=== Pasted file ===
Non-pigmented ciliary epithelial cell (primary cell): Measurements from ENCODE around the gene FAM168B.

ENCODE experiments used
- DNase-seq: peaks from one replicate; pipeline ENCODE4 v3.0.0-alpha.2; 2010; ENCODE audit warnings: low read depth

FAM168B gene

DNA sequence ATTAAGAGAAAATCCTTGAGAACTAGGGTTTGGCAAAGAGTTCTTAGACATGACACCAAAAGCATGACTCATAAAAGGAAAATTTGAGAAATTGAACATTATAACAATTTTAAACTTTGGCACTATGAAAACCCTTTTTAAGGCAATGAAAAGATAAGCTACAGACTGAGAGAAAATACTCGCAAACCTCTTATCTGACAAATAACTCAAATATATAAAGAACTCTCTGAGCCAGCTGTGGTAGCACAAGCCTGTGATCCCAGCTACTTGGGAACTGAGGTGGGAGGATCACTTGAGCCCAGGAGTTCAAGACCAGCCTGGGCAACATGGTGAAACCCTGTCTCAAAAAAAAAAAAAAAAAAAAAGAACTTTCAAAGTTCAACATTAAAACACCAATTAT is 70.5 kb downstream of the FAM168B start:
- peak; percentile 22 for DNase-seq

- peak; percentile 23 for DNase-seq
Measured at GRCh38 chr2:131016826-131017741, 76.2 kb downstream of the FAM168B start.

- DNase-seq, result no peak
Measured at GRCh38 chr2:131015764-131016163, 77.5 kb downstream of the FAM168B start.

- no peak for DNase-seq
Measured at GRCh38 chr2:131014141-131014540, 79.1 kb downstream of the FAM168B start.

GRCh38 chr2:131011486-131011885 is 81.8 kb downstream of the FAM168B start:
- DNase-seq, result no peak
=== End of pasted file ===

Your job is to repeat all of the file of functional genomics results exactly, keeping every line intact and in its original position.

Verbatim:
Non-pigmented ciliary epithelial cell (primary cell): Measurements from ENCODE around the gene FAM168B.

ENCODE experiments used
- DNase-seq: peaks from one replicate; pipeline ENCODE4 v3.0.0-alpha.2; 2010; ENCODE audit warnings: low read depth

FAM168B gene

DNA sequence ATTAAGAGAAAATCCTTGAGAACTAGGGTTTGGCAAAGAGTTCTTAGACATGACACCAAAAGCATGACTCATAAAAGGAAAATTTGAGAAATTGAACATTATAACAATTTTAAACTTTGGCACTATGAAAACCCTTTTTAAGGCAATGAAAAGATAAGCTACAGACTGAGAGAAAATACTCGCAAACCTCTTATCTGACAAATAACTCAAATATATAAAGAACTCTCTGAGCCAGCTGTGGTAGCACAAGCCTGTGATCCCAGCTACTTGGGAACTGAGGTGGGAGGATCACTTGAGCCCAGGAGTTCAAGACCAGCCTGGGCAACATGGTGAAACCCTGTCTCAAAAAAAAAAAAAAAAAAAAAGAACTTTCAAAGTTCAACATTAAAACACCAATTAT is 70.5 kb downstream of the FAM168B start:
- peak; percentile 22 for DNase-seq

- peak; percentile 23 for DNase-seq
Measured at GRCh38 chr2:131016826-131017741, 76.2 kb downstream of the FAM168B start.

- DNase-seq, result no peak
Measured at GRCh38 chr2:131015764-131016163, 77.5 kb downstream of the FAM168B start.

- no peak for DNase-seq
Measured at GRCh38 chr2:131014141-131014540, 79.1 kb downstream of the FAM168B start.

GRCh38 chr2:131011486-131011885 is 81.8 kb downstream of the FAM168B start:
- DNase-seq, result no peak